We ate a very good dinner with, of course, chocolate mousse for dessert! Mmmm...
    Realized today that I'm nearly maxed out on my outgoing text allowance, so I will only respond by text if necessary. 😊
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  • Day15

    Suasi Island

    July 8, 2016 in Peru ⋅ ☀️ 25 °C

    What a lovely place to, almost, end our days in Peru! After breakfast, we hiked around the island for about an hour. It was sunny and windy today. We came across vicunas (one of the 4 camelids whose fur is highly prized here) and roaming alpacas. At the peak of the island were beautiful views. Too windy for a canoe ride today. Despite the water all around it is remarkably dry here due to the elevation.
    We came back to the hotel and played cards by the fire until lunch. We took a short walk and then I took a nap. Wow, did I sleep hard! Blaming it on the altitude! I made myself wake up for the best hot chocolate we've ever had.
    Played cards again until dinner and then packed our stuff to be ready to go home tomorrow night! 😊
    Overall the service was good but not excellent (as it could have been given that we were the only guests!)
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  • Day10

    El otro fin de la isla - Itapilluni

    September 24, 2018 in Peru

    Zum Abend wird hier der Holzofen eingeheizt, und der Room Service legt eine Wärmflasche ins Bett.
    Unser freier Tag beginnt mit einem gemütlichen Frühstück um halb acht, für unsere Verhältnisse richtig spät. Nach dem Frühstück machen wir uns auf zum Gipfelsturm auf das andere Ende der Insel. Vorbei an Alpakas und Vikunjas erklimmen wir den Hausberg der Insel, den Itapilluni mit 4023 m unser erster (und vermutlich auch einzigster) 4000er... 😎🤔Read more

  • Day9

    El fin de la isla

    September 23, 2018 in Peru

    Nach dem Mittagessen - es gab unter anderem Alpaka 😱 - raffen wir uns dann aber doch noch zu einem kleinen Spaziergang zum einen Ende der Insel auf (das andere Ende machen wir morgen, man muss es ja nicht übertreiben auf fast 4000 Meter 😉). Die kleine Insel ist quasi ein Paradies an Flora und Fauna...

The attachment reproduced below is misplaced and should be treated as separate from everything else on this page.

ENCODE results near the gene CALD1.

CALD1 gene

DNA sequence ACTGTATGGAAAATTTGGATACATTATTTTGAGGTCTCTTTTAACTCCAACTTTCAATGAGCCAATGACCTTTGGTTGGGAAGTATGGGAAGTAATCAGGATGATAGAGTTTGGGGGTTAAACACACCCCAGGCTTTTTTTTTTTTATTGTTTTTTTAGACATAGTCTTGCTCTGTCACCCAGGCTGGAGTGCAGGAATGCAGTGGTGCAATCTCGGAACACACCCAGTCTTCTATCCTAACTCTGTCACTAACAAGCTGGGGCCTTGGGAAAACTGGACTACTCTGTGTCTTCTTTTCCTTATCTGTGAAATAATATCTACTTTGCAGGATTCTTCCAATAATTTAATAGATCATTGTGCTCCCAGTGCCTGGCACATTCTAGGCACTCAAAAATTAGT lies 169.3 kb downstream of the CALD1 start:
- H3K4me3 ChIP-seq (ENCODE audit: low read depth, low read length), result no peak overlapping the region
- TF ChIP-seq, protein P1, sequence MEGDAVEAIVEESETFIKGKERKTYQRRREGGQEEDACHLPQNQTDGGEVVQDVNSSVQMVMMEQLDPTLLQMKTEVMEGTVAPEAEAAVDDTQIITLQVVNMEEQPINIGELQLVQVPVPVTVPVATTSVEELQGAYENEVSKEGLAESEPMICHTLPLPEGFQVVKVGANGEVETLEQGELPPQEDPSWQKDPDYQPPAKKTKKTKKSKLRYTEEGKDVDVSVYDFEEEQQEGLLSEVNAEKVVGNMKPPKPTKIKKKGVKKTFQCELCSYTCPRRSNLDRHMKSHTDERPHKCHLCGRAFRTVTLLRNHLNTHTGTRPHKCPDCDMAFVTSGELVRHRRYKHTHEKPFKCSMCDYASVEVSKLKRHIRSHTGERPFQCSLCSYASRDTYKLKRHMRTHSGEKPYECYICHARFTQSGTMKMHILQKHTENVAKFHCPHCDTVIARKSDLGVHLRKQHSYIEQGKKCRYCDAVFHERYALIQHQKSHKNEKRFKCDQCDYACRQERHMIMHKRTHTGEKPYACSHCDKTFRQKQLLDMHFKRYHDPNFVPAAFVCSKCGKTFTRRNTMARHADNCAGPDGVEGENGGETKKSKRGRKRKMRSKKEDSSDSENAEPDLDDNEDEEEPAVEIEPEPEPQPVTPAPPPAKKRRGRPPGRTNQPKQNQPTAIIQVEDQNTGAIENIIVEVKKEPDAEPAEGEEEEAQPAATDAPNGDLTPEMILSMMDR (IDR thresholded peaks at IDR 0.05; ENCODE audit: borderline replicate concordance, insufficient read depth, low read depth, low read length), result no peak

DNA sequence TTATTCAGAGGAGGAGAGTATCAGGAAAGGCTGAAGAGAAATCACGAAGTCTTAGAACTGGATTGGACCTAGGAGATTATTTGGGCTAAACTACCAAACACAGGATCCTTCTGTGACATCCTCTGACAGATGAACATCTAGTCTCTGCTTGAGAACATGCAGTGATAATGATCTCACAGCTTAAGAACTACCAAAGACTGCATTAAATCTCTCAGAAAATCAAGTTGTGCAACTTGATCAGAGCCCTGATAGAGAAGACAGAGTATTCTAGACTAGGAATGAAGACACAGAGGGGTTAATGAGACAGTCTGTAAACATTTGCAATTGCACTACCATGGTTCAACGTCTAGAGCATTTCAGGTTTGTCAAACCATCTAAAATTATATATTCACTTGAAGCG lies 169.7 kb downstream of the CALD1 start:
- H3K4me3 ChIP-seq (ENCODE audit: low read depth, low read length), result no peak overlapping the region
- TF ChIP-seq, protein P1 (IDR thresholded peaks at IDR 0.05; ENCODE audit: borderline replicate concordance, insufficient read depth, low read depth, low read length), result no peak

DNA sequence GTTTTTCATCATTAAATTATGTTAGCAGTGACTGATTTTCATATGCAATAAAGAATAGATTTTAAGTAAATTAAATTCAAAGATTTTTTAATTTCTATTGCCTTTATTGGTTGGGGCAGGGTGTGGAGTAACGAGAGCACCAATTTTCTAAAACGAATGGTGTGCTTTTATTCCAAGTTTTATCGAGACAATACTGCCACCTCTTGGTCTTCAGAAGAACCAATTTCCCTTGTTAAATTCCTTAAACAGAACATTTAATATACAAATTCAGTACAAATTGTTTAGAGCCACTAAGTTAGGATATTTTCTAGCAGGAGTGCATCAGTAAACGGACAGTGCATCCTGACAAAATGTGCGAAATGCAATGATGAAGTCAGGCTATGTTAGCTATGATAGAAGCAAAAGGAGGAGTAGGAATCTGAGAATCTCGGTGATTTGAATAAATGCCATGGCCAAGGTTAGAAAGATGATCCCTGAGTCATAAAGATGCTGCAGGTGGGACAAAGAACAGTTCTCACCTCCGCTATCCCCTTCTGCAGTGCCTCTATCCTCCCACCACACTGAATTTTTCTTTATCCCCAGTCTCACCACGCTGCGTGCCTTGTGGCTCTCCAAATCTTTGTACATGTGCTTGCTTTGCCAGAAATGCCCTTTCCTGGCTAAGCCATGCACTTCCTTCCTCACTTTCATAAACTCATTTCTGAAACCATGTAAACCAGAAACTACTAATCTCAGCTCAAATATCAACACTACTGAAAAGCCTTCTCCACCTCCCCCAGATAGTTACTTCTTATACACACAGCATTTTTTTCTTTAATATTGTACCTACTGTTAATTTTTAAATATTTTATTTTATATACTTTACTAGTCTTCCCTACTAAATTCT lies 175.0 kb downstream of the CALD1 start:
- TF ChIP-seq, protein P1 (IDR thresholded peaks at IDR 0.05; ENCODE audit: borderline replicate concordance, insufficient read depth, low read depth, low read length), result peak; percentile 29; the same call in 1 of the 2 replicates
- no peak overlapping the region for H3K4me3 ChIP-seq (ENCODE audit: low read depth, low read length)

Das kleine graue Nagetier ist ein Viscacha, eine einheimische Chinchilla-Art.
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  • Day9

    Isla Suasi

    September 23, 2018 in Peru

    Gegen Mittag erreichen wir das Paradies 😍. Die Isla Suasi ist unser Quartier für die nächsten 2 Tage. Hier gibt es nix, außer unserem Hotel, das wir uns heute Nacht mit den anderen 2 deutschen Pärchen teilen - unsere Privatinsel sozusagen.Read more

  • Day11

    Adios Isla Suasi

    September 25, 2018 in Peru

    Nach 48 entspannten Stunden auf der Isla Suasi ist schon wieder die Zeit des Abschieds gekommen. Ein malerischer Sonnenauf- oder Untergang über dem Titicacasee war uns nicht vergönnt, dafür aber ein Vollmond über dem See. Dem Ritter geht's heute gar nicht gut, und er muss heute auch mal auf das Sauerstoffangebot zurückkommen. Wir freuen uns schon drauf, dass es ab morgen langsam wieder runter geht.
    Zur Mittagszeit kommt unser Boot, um uns zurück zu bringen nach Puno. Die heimische Alpakaherde verabschiedet uns am Strand...
    Das kleine Braune ist übrigens eine Mischung aus Vikunja und Alpaka, und noch ein Baby.